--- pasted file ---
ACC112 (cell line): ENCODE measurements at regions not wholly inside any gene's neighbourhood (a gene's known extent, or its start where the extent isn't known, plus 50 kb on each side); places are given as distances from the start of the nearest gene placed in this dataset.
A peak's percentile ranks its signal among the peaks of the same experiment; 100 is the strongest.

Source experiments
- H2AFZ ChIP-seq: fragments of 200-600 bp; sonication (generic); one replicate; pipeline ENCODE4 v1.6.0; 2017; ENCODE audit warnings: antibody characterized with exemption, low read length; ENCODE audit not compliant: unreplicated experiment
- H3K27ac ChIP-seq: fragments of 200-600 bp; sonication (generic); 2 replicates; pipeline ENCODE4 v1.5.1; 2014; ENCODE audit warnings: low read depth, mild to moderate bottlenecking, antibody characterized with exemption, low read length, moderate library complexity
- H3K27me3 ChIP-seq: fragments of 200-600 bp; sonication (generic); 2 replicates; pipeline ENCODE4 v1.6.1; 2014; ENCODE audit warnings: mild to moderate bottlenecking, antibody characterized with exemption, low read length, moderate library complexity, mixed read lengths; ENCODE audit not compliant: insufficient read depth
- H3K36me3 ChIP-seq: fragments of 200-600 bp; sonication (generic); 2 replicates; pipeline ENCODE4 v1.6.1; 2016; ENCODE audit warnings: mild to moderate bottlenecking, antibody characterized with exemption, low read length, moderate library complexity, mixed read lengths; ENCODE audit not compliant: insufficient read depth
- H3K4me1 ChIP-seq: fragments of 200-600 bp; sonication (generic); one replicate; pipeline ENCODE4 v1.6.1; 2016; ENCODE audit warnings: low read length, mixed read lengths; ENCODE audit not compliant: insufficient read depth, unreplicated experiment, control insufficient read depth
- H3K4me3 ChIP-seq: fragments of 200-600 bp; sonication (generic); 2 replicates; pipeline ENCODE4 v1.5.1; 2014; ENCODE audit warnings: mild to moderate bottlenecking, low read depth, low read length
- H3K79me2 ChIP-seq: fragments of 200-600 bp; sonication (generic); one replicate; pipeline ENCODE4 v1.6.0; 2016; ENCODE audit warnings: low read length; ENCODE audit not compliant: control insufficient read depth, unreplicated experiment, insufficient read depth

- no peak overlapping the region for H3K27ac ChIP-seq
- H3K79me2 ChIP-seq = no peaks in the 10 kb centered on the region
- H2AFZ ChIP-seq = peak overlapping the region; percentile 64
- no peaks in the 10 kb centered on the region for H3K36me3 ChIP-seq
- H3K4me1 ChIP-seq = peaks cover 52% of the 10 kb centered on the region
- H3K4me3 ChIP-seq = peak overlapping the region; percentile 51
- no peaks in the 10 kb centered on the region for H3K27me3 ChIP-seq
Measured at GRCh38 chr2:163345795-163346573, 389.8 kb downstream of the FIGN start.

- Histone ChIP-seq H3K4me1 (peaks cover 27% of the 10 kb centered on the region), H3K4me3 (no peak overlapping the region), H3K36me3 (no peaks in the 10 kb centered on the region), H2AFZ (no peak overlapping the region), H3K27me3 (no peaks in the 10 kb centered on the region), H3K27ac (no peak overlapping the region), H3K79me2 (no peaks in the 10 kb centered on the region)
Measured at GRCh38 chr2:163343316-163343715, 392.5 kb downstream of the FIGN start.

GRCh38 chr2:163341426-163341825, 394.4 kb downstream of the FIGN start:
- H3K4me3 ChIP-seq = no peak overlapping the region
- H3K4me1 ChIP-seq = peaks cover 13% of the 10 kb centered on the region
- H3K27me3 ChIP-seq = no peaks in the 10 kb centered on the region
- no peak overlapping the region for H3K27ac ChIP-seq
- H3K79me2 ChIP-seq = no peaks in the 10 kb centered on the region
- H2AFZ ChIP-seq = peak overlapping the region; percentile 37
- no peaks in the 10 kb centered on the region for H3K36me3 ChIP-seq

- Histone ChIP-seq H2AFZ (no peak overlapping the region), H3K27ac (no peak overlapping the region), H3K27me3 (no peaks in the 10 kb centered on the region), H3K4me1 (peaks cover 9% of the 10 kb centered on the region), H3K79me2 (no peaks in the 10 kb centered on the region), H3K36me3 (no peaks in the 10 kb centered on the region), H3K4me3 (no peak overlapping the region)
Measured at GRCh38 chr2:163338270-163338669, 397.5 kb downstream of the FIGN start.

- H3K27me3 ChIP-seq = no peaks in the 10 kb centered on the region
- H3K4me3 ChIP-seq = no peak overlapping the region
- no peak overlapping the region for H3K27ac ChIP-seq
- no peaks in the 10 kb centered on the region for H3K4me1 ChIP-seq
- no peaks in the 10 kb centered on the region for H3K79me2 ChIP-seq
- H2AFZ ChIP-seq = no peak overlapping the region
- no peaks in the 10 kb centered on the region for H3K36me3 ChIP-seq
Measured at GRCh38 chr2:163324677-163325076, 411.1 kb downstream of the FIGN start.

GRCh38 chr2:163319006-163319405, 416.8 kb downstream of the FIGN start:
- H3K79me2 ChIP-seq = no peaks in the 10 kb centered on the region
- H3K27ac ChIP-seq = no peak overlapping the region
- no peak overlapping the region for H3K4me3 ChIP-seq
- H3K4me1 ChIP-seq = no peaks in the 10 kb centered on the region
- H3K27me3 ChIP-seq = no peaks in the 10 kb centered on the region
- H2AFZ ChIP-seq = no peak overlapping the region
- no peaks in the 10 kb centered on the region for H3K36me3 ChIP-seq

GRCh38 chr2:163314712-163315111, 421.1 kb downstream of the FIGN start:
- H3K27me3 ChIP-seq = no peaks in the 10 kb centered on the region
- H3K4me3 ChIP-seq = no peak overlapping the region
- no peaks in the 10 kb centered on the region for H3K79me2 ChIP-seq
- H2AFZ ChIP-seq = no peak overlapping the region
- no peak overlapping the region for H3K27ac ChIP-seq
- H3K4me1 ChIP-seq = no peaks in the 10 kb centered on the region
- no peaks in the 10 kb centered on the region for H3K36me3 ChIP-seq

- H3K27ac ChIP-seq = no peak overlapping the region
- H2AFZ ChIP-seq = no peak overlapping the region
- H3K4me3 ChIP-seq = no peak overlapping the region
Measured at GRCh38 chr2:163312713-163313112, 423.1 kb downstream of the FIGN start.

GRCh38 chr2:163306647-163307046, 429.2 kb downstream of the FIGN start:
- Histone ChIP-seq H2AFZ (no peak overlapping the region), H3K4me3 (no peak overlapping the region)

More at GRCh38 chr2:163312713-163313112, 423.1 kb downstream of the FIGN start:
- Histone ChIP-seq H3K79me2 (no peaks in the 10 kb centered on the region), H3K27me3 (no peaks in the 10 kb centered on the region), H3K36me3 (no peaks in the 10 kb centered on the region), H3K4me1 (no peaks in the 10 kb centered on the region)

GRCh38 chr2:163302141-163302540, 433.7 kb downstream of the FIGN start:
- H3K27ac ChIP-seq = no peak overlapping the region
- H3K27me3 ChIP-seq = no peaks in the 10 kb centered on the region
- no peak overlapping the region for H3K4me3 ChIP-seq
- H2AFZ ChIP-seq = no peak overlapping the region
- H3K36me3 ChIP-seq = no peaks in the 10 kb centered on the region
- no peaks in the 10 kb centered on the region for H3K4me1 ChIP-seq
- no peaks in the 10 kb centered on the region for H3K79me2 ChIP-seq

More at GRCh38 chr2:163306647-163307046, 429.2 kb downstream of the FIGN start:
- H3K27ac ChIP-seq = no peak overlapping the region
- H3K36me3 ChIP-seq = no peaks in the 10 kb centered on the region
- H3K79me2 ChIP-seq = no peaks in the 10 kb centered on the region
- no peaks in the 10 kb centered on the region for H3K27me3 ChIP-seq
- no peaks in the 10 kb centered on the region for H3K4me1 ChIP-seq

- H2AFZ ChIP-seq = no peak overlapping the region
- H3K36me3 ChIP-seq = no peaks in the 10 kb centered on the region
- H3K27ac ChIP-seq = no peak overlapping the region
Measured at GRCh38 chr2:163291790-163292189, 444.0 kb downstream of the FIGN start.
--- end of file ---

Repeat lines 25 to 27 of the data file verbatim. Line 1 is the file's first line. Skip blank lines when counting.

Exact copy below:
- no peak overlapping the region for H3K27ac ChIP-seq
- H3K79me2 ChIP-seq = no peaks in the 10 kb centered on the region
- H2AFZ ChIP-seq = peak overlapping the region; percentile 37